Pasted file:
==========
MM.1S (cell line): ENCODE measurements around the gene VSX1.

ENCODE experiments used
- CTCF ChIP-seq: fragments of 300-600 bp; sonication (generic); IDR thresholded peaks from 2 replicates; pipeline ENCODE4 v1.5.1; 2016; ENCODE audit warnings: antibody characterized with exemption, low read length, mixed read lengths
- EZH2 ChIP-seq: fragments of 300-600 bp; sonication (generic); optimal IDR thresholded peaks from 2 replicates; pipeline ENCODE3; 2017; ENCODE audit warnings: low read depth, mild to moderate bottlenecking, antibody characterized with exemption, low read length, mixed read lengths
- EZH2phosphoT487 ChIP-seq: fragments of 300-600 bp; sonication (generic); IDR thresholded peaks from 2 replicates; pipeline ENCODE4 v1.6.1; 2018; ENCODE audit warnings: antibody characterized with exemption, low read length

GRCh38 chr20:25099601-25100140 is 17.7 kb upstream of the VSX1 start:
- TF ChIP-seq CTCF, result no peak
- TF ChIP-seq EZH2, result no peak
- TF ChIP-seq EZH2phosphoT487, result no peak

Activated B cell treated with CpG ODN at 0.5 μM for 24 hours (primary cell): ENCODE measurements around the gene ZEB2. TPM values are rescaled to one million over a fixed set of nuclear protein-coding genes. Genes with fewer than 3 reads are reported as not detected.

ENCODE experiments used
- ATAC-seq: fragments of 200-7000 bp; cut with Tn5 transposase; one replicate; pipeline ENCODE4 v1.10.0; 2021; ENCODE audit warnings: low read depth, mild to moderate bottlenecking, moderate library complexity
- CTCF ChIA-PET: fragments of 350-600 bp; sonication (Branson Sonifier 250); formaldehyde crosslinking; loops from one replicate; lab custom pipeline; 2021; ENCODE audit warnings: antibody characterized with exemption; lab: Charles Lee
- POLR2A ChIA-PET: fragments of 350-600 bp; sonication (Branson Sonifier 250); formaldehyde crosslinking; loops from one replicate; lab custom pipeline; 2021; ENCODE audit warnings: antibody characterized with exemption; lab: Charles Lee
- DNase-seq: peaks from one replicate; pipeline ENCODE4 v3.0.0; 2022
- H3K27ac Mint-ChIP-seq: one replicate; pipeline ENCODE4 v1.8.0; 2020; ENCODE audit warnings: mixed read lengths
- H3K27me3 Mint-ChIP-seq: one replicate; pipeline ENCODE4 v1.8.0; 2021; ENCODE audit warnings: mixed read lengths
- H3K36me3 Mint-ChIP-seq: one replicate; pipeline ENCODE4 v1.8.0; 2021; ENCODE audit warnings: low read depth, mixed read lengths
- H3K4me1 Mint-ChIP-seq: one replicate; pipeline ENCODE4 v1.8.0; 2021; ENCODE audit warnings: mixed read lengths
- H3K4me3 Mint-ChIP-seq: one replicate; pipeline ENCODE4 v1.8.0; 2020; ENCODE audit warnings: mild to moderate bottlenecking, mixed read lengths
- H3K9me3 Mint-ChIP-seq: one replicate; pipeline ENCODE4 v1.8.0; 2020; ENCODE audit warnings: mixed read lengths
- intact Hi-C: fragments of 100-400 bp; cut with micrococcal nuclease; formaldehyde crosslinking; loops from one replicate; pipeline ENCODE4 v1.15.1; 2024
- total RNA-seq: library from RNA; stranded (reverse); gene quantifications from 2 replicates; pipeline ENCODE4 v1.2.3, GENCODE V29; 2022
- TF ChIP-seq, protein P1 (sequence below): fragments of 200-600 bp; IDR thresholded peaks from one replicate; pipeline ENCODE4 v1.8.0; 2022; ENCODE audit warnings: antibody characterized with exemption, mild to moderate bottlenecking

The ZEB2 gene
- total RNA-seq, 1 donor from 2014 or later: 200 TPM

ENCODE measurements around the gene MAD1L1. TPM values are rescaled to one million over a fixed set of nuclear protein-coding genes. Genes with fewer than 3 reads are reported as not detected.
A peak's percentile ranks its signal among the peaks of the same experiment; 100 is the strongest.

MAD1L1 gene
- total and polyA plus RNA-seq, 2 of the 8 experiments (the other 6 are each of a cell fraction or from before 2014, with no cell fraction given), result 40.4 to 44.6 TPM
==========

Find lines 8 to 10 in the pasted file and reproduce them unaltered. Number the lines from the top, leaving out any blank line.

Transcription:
- TF ChIP-seq EZH2, result no peak
- TF ChIP-seq EZH2phosphoT487, result no peak

Activated B cell treated with CpG ODN at 0.5 μM for 24 hours (primary cell): ENCODE measurements around the gene ZEB2. TPM values are rescaled to one million over a fixed set of nuclear protein-coding genes. Genes with fewer than 3 reads are reported as not detected.